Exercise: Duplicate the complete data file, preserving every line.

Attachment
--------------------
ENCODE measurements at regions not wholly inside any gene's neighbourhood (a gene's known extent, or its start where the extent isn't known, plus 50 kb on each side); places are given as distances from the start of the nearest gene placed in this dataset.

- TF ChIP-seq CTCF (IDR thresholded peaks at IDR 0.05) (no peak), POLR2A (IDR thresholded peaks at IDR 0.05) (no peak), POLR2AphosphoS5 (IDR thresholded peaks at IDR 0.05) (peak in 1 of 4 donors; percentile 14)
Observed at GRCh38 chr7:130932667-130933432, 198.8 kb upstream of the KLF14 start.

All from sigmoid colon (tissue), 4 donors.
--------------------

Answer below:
ENCODE measurements at regions not wholly inside any gene's neighbourhood (a gene's known extent, or its start where the extent isn't known, plus 50 kb on each side); places are given as distances from the start of the nearest gene placed in this dataset.

- TF ChIP-seq CTCF (IDR thresholded peaks at IDR 0.05) (no peak), POLR2A (IDR thresholded peaks at IDR 0.05) (no peak), POLR2AphosphoS5 (IDR thresholded peaks at IDR 0.05) (peak in 1 of 4 donors; percentile 14)
Observed at GRCh38 chr7:130932667-130933432, 198.8 kb upstream of the KLF14 start.

All from sigmoid colon (tissue), 4 donors.